(8) That there should be sufficient cause for the delay, that the delay should be bona fide and that delay for every day is to be explained are well established principles. See Jagar and others v. Mst. Natlw and others (4), Esam Sk. and others v. Sattar Mullick and others : AIR1972Cal141 , Union of India v. Ram Charm : 3SCR467 , (6)and Lachhmi Naram and another N. Mangilal and another . (7) At the same time it has been held that section 5 of the Limitation Act should be construed liberally so as to do substantial justice between the parties. See Ramlal and otlwrs v. Rewa Coalfields Ltd. : 2SCR762 , (8) and Prem Nath v. M/s Kaudoomal Rikhiram and others .(9) In the l'ght of these principles, we have no doubt in our mind that there was sufficient cause for delay in making the application for bringing the legal presentatives of the deceased respondent on the record and for setting aside of the abatement and for condensation of delay. It is reasonable to assume that the counsel for the appellants would have taken some time in communicating with his clients when he was served on August 30, 1972 with C.M. No. 797 of 1972 filed by the respondents and in their ascertaining the names and addresses of the legal representatives of the deceased respondent. Fourteen days is not an unreasonable period for these mitteis. The non-filing of the condensation application as asked for by the office of this Court or the non-refiling of the application within a week as required by the office of this Court are also not such circumstances in the facts and circumstances of this case so as to induce us to hold that there was no sufficient cause for the delay in making the applications or that each day's delay has not been adequately explained. In our opinion, there was such sufficiant cause. thereforee, even on the alternative argument we hold in favor of the appellants.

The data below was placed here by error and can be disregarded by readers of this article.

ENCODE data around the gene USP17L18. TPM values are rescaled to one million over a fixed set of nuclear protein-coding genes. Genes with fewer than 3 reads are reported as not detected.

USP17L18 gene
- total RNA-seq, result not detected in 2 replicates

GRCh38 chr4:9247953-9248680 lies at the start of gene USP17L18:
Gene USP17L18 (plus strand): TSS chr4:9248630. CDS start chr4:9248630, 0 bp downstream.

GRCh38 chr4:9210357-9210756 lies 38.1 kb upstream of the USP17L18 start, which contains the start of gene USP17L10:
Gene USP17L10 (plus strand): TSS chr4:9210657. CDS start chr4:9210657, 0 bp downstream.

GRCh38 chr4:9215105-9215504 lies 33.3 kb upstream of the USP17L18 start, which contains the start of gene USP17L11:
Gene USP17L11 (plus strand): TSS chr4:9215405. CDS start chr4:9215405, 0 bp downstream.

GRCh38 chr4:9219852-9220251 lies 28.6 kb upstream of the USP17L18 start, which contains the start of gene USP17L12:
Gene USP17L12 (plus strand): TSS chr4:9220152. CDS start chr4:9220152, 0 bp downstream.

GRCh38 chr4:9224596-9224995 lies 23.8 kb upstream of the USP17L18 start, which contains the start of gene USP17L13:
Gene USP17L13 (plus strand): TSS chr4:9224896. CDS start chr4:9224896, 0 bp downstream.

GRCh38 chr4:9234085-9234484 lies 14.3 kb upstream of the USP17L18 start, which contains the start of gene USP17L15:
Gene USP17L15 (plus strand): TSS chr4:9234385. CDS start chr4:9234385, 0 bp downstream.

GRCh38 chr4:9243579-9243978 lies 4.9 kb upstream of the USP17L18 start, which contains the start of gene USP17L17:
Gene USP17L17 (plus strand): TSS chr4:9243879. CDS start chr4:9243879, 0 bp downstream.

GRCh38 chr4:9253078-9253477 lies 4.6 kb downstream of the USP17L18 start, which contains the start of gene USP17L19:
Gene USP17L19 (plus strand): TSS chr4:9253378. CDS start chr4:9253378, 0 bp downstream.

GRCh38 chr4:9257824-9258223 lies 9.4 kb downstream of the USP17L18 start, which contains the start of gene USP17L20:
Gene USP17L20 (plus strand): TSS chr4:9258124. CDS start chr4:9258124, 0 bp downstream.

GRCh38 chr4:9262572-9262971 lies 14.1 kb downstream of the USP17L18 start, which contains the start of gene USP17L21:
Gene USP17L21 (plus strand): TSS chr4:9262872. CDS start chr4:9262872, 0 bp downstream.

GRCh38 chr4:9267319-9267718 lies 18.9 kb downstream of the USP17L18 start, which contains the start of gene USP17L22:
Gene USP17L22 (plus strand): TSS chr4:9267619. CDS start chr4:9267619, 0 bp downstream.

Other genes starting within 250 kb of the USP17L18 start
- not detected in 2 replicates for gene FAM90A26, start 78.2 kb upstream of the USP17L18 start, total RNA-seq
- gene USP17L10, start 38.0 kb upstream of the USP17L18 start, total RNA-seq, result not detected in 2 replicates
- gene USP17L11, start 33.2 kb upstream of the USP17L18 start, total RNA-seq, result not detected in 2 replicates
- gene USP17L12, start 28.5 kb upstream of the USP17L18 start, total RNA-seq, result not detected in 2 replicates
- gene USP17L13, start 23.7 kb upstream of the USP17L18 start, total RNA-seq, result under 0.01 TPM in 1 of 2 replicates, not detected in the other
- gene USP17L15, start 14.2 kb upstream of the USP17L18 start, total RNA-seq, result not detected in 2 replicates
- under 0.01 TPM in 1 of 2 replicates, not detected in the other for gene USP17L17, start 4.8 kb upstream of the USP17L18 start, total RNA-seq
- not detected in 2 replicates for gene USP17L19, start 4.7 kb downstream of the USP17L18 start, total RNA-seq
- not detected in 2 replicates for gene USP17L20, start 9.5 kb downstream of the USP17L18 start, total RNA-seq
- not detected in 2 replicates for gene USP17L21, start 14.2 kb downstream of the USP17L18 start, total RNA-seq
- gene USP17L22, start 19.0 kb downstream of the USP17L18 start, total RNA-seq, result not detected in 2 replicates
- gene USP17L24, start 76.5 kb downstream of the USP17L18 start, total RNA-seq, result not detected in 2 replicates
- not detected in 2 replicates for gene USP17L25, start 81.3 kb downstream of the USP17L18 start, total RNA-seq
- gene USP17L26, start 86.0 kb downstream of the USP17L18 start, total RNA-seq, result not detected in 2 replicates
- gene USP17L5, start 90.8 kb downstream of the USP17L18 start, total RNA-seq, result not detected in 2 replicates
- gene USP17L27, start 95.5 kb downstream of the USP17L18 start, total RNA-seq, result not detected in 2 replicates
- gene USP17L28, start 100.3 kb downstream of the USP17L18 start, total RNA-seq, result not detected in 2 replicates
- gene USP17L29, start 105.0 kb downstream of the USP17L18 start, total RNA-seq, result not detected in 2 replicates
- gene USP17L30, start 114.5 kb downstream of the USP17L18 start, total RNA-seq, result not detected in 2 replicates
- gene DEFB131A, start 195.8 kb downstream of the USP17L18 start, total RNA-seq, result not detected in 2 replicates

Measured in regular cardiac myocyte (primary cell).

(9) In the result C.M. No. 797 of 1972 filed by the respondents is dismissed and C.Ms. 878 and 879 of 1972 filed by the appellants are allowed. There will be no order as to costs.
(10) In view of our conclusion, it is not necessary for us to determine the point raised by the respondents that if the legal represnetatives of the deceased respondent are not brought on the record and if the appeal is decided in favor of the appellants, there are likely to be inconsistent decrees.
(11) C.M. No. 880 of 1972 may now be listed for orders.